18. Reception of Holy Communion at Mass
18. Reception of Holy Communion at Mass
Most of us understand the Church’s teaching regarding preparation for sharing in Holy Communion. We remember that we are to fast from solid food for one hour prior to receiving Holy Eucharist to ready ourselves to be fed. We also understand that we must be in union with Christ and his Church to receive Holy Eucharist. This means that we must be baptized into the Catholic Church and not be in a state of serious sin. Those conscious of serious sin should seek the sacrament of Reconciliation to prepare worthily for Holy Communion.

Cardinal Joseph Bernardin, in his pastoral letter Guide to the Assembly, puts it well: “Before coming forward we say, ‘Lord, I am not worthy.’ We are never worthy of this table, for it is God’s grace and gift. Yet we do come forward. This is food for the journey that we began at baptism. We may eat of it when we are tired, when we are discouraged, even when we have failed. But not when we have forgotten the church, forgotten the way we began at the font; not when we have abandoned our struggle against evil and remain unrepentant for having done so. Let us examine our lives honestly each time before approaching the Eucharist. Worthy, none of us ever is, but properly prepared each one must be. Christ, present in the Eucharist and in us, calls us to be a holy communion, to grow in love and holiness for one another’s sake.”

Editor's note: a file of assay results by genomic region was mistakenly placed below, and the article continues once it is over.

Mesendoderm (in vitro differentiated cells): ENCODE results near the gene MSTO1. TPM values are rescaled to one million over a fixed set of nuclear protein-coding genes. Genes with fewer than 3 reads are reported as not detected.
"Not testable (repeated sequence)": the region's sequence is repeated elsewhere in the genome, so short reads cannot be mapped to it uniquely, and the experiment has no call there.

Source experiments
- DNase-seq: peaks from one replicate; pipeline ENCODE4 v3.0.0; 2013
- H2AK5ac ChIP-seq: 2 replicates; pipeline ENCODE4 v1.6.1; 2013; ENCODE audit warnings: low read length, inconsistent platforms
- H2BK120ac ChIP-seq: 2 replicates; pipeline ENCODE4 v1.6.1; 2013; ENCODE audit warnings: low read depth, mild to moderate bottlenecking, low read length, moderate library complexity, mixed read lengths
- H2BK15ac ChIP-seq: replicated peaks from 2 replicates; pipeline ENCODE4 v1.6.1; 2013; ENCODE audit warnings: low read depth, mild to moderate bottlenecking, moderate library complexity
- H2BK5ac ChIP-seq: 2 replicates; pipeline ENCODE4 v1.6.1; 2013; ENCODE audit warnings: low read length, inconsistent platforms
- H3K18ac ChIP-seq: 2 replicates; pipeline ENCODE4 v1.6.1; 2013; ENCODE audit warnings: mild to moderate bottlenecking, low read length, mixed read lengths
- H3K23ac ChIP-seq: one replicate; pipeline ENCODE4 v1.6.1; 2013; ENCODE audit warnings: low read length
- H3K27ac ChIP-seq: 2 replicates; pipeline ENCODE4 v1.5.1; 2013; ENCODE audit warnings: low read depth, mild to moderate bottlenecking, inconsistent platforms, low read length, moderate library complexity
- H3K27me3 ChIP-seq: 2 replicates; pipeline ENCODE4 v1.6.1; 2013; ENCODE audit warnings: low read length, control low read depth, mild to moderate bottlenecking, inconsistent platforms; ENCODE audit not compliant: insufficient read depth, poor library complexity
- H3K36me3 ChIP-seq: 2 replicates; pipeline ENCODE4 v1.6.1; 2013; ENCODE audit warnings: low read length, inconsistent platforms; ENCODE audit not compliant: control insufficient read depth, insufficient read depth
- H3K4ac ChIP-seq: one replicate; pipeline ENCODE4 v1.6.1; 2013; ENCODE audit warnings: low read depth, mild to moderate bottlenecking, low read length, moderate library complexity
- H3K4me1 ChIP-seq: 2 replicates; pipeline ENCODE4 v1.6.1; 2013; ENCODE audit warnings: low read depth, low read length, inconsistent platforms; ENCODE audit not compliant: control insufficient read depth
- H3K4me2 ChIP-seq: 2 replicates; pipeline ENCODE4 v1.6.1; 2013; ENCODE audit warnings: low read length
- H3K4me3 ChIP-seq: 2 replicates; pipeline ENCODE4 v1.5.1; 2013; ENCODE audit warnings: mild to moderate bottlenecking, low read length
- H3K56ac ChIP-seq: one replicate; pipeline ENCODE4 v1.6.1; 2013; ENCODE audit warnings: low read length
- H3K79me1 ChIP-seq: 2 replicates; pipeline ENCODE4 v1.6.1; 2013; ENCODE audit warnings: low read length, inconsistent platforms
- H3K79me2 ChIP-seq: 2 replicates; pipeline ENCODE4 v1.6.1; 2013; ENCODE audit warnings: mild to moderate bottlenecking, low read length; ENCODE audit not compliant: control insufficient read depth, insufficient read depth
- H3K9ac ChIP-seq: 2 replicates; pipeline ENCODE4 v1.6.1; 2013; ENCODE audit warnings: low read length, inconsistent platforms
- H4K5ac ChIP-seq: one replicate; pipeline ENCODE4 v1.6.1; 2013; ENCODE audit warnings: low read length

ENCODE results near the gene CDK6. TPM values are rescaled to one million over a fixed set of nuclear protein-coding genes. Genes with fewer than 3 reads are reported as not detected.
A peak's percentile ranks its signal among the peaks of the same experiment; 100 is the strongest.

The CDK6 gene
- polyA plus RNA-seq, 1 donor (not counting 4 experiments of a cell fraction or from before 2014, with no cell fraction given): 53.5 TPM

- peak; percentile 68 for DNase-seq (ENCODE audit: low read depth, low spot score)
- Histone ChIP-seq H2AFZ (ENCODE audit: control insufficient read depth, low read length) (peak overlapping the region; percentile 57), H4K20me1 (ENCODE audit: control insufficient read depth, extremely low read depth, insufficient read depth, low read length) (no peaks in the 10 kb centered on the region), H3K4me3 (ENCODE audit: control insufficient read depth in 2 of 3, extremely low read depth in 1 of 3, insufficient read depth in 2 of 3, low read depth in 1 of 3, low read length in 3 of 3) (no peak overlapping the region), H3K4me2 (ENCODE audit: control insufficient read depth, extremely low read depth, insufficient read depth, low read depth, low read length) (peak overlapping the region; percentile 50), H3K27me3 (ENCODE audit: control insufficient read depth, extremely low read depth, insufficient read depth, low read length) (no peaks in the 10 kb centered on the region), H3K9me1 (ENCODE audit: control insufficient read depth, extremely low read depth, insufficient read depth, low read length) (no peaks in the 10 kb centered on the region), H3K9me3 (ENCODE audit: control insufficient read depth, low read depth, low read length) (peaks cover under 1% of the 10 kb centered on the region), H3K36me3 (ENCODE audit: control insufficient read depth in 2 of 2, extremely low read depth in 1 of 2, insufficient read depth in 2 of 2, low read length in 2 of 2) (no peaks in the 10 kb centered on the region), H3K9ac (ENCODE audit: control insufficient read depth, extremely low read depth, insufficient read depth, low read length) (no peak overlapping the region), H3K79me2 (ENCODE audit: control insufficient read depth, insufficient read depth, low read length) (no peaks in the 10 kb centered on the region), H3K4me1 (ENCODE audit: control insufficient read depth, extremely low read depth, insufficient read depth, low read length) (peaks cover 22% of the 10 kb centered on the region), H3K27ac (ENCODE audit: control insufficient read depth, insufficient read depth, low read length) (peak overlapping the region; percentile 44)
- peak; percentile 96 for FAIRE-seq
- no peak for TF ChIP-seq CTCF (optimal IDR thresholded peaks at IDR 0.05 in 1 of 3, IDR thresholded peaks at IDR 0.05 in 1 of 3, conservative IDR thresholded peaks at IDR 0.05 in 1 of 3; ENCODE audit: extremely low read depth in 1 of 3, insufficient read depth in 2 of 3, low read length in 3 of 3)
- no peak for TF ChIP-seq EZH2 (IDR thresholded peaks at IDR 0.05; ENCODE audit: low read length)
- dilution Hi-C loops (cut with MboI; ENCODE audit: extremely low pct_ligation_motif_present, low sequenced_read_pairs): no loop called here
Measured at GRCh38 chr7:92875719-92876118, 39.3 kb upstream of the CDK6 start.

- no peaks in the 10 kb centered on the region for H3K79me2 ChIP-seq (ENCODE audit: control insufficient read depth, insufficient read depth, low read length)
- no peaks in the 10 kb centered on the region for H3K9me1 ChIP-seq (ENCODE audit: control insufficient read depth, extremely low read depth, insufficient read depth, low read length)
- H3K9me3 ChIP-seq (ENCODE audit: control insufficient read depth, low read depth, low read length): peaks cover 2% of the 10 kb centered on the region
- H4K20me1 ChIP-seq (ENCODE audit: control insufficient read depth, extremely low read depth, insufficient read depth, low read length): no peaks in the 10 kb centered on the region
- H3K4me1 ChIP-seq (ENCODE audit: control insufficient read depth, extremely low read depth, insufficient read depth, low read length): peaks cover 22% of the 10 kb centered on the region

When we come forward to share the Holy Eucharist, we come in procession, as the Body of Christ. We come as a pilgrim Church, the body of those who believe in Christ, on their way to the heavenly Jerusalem. In fact, each time we move forward together to receive the Body and Blood of the Lord, we join the countless number of all the baptized who have gone before us, our loved ones, saints throughout the ages, pilgrims and believers all.

The singing of the Communion song supports us in our unity in Christ. For some, however, the singing of this song is perceived as an intrusion on their own prayer. In fact, however, this song is prayer, the corporate thanksgiving prayer of the members of the Body of Christ united with one another in the Lord. Over and over again the prayers of the liturgy and the norms of the GIRM emphasize this fundamental theology of the unity of the baptized, stressing that when we come together to participate in the Eucharistic celebration we come, not as individuals, but as united members of Christ’s body.

It may be difficult for some of us to embrace this emphasis on Mass as the action of a community rather than an individual act of my own faith and piety, but it is important that we make every effort to do so. This may be part of the self-sacrifice to which some of us are called. At liturgy we sacrifice our individual preferences for the good of the whole community which is the Church.
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